But if you're just taking "ordinary" photographs, of family, for example, then you'll probably do just fine with a phone.

Here's some pictures that may be difficult to do on a phone, that were fairly easy to do with the Olympus OM-D E-M1 Mark II:

Taken with a 350mm ƒ/2.8 lens and a 1.4x teleconverter at a range of a hundred metres, this would be impossible on a phone. Taken with a 350mm ƒ/2.8 lens and a 1.4x teleconverter at a range of a hundred metres, this would be impossible on a phone.

This was taken in a dark theatre, using a 35-100mm ƒ/2 lens with 1.4x teleconverter; your phone can't get close enough with so little light. This was taken in a dark theatre, using a 35-100mm ƒ/2 lens with 1.4x teleconverter; your phone can't get close enough with so little light.

Taken with a 210° 3.5mm ƒ/2.8 circular fisheye lens, which you can't find for phones. Taken with a 210° 3.5mm ƒ/2.8 circular fisheye lens, which you can't find for phones.

Taken with a wide-aperture, super-wide angle, non fisheye, 7mm ƒ/2.8, this allows great subject isolation. Taken with a wide-aperture, super-wide angle, non fisheye, 7mm ƒ/2.8, this allows great subject isolation.

Industry-leading "In Body Image Stabilization" allows for hand-held creative effects that previously required a tripod. Industry-leading "In Body Image Stabilization" allows for hand-held creative effects that previously required a tripod.

Using a special "tilt" adapter allows for foreground-to-background sharpness. Using a special "tilt" adapter allows for foreground-to-background sharpness.

Special "macro" lenses allow for much closer photography. Special "macro" lenses allow for much closer photography.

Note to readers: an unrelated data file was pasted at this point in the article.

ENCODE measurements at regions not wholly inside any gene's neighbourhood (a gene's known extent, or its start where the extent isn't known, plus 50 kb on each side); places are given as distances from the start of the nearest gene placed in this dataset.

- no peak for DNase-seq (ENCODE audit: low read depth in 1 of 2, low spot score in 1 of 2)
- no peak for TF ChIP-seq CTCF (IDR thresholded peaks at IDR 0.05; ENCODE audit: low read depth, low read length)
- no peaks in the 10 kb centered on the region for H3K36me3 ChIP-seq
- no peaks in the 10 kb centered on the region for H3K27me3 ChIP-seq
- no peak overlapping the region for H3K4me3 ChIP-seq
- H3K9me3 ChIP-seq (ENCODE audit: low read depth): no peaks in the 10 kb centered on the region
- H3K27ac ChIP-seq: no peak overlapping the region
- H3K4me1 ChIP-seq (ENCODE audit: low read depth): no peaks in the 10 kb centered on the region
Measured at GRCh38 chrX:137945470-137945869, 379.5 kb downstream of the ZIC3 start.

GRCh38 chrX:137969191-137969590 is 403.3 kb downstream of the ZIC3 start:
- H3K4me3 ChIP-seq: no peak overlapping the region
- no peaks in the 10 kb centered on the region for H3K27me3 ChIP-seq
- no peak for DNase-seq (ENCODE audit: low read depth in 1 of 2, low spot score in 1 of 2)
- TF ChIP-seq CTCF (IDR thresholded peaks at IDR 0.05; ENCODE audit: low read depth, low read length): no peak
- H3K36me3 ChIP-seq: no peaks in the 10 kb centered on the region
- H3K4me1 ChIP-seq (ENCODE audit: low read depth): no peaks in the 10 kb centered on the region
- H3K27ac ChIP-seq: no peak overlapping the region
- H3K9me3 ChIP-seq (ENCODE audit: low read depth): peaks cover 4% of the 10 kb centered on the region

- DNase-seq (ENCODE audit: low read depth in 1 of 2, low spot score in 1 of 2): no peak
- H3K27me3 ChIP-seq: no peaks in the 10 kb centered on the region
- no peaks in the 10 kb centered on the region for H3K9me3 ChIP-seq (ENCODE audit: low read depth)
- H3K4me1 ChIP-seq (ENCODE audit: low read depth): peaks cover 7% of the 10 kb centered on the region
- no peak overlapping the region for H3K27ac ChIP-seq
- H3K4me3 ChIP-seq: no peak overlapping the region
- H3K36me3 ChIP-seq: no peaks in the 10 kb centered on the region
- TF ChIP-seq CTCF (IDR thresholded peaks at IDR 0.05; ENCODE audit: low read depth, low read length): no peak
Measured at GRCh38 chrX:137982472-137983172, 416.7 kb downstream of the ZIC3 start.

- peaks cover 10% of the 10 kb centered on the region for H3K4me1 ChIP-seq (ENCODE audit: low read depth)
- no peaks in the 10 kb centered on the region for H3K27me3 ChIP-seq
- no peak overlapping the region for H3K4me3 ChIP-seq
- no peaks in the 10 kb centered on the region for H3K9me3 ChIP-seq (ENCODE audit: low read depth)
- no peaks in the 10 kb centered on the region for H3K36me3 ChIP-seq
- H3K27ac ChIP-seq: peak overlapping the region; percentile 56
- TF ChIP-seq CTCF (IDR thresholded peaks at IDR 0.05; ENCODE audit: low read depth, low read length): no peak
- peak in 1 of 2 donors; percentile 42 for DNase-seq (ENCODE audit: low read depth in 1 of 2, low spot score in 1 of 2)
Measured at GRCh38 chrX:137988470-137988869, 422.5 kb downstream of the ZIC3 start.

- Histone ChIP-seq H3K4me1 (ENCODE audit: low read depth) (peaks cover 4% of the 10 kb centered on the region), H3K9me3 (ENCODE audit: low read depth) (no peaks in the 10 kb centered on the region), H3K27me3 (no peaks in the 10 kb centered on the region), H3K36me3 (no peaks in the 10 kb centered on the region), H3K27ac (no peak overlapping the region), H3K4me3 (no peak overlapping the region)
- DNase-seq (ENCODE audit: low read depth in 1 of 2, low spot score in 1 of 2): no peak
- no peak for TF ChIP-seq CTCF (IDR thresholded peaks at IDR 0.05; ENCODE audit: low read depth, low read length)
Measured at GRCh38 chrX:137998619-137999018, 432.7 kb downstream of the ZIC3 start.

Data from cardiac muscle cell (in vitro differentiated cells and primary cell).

An inexpensive 500mm "mirror" lens allows you true telescopic images. An inexpensive 500mm "mirror" lens allows you true telescopic images.

A "Live Composite" shot automatically takes and stacks, in-camera, over a hundred night exposures. A "Live Composite" shot automatically takes and stacks, in-camera, over a hundred night exposures.

In short, you don't choose a conventional camera over a phone to make ordinary images better, you do it to make extraordinary images that the phone simply can't do!

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  • Your first five bullets are in the later camera phones automatically. The phone companies work hard on this because cameras sell phones. Yes, a "real camera" gives you more control. I know there are many options in the phone cameras that most people do not take advantage of. I am that way. I have spent a lot of time learning to use my "real" cameras and can show better images because of it. I have not spent the same learning to use the phone so do not really know what it can do, but it can deliver very good images without any effort. May 29 at 3:32
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    @Ross Milikan, yea, but there's a huge difference, in my experience. pitosalas mentioned Olympus; they pioneered multi-shot computational photography before phone companies were even thinking of it. I looked at the specs for the iPhone 11; these items were not mentioned. And I challenge a phone user to do the sort of photography I provide in my examples. May 29 at 4:06
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    Please take a look at my edit of the original question where I add details and sharpen my original question in response to these comments
    – pitosalas
    May 29 at 15:23